I knew very little about the film before I watched it and I had no idea how much of a lead role you had. I was very impressed. You did a great job.
Thank you. I remember reading it and I was like, “I’m not gonging to get to do it, but it sounds good.”
And then you got the part! One of your more frequent scene partners is Ben Kingsley. What was it like working with him?
He’s a pro. He’s pretty cool. I think he’s got a bright future. He was really sweet to me. He was really kind to me. He was a big advocate for the other actors. He would fight to make sure we all had l our space and our props in order. He made sure that we were looked after and things like that. I have nothing but kind things to say about him. He is a brilliant actor. One of my favourite moments during filming was a scene where James is working in the gallery and Dali and Gala are fighting in front of him. I had a moment when we were shooting where I was watching them act and just thought “wow. They’re really good.” It was wild. There was a lot to learn from everyone on this project.
The film also has a seasoned director. As I read you also like to direct, did you take anything away from working with Mary Harron?
That’s a great question. I took a lot away from working with her. It’s like I was saying earlier, working on Daliland humanized the situation a little bit. I had a few conversations with Mary about directing and she was like, “I just figure things out as I go.” She’s really collaborative. I feel like it’s easy to read a book about directing or hear a quote from a director that you admire, and be like, “oh, that’s the right way to do it.” But Mary has so consistently for so long, had her unique approach, and been unapologetic about that. I can’t even express how much I admire and respect that. The main thing I took away from working with her is your approach is as good as anybody else’s.
Is directing something that you want to do more of in the future?
That’s definitely something that I want to do. I directed a lot of short films in college and high school with friends. Directing is something, like acting, that excites me in ways other interests or hobbies don’t. I get really excited at the thought of making a movie.
What kinds of projects interest you?
Another good question. I think it depends. I want to make things that I like. I had this idea of doing my version of Noah Baumbach’s Kicking and Screaming. Kids coming out of college, not knowing what the fuck they’re doing. I appreciate movies that broach the fact that nobody knows what they’re doing. We’re all just sort of figuring it out.
They’re comforting, in a way.
You should do it.
I will. I really will.
You also have a past in theatre. Is that something you see yourself eventually returning to?
I would love to. I think that’s where I started to discover my love for acting. It was in high school and we were doing high school theatre. I’m sure it was shitty. I didn’t have a concept of process or acting. I was up there saying words in funny voices. I think a lot of people fall for it because of the joy of it. I think, as I’ve learned more about acting and learned more about what I appreciate about acting, I am consistently drawn to the idea of doing theatre because it’s so pure and process driven and historical.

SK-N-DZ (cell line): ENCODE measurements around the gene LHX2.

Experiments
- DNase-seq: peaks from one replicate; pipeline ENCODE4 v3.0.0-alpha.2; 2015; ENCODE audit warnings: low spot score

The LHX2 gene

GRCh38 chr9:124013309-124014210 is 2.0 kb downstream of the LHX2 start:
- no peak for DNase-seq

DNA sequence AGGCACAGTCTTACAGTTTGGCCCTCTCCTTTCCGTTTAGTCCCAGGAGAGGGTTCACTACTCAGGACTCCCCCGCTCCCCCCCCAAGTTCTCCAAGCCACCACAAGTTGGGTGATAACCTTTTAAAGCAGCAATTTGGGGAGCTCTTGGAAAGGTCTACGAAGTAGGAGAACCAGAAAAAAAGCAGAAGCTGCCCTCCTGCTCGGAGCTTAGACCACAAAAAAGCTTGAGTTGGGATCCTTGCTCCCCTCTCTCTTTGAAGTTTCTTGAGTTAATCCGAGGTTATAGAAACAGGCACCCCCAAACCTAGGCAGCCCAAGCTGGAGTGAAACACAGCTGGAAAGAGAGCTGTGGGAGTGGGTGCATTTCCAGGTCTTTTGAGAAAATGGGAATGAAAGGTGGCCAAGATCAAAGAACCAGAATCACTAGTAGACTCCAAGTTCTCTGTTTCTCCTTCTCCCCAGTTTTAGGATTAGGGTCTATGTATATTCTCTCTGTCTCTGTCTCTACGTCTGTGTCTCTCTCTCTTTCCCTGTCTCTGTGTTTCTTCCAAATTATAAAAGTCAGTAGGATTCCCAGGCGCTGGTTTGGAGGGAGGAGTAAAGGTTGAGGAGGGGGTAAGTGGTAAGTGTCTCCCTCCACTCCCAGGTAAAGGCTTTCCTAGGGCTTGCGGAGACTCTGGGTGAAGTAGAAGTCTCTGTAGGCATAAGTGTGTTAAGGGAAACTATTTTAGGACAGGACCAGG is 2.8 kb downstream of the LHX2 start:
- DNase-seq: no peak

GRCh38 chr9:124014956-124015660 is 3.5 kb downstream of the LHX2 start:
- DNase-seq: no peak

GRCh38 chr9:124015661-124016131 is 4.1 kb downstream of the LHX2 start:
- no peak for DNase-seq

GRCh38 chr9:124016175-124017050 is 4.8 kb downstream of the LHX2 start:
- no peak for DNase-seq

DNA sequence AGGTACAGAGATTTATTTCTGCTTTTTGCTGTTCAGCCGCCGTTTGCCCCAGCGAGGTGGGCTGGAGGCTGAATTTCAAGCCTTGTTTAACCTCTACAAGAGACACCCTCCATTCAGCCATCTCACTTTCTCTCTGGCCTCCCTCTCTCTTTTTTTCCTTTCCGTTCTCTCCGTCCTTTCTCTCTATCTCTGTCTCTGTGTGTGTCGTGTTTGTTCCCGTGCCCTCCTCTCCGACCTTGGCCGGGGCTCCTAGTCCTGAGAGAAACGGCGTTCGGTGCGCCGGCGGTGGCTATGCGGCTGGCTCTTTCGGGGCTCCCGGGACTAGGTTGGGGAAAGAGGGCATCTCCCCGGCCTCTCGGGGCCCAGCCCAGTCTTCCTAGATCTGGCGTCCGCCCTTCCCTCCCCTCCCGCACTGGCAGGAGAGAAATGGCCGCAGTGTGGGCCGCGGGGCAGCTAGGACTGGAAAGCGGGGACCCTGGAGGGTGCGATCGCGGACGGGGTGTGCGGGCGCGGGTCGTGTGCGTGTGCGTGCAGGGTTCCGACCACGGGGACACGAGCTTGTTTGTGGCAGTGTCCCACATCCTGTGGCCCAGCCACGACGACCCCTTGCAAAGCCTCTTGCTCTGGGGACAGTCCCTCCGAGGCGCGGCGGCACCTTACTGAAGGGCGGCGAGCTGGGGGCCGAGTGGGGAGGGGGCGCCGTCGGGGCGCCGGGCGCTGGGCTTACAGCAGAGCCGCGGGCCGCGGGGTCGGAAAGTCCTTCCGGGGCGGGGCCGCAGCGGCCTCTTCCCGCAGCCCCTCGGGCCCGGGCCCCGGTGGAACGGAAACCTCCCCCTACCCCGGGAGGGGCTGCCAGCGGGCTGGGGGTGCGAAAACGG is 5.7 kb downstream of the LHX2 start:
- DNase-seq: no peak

That’s what I’ve heard from a lot of actors who’ve done both. They all say there’s something special about theatre that you just can’t get on film.
Yeah. There’s just magic to it. But, I will say, there’s magic to film as well. They’re different entities
Obviously, I would be remiss if I did not bring up The Summer I Turned Pretty. My friend and I binged it in a day. It wasn’t intentional, but once we started, we couldn’t stop. What about season 2 are you most looking forward to?
I feel like the upcoming season is deeper and more well-rounded. It explores more complex tones than the first season could. I can’t tell you anything else I’ll get in big trouble.
[both laugh] I know how it is, don’t worry. Lastly, to bring everything back to Daliland, The film is primarily set in the 70s. If you could go back to that decade for a day what would you do?
Man. I would buy a bunch of clothes and put them in a time capsule. I’d vacuum seal them and bury them where only I could find them. Actually, maybe I’d just bet on sports teams to win. Maybe I’d do a Back To The Future. No. I’m going to stick with the clothes.
Did you keep any of the clothes from Daliland?
[sighs] I wasn’t allowed to. I wish I could have. They were all rented because the budget was so low, so they had to give them all back.
Ah, bummer. The clothes are so good.
I still remember what it felt like to put on some of those clothes.
Dalíland will be out soon. The Summer I Turned Pretty is streaming now on Amazon Prime Video.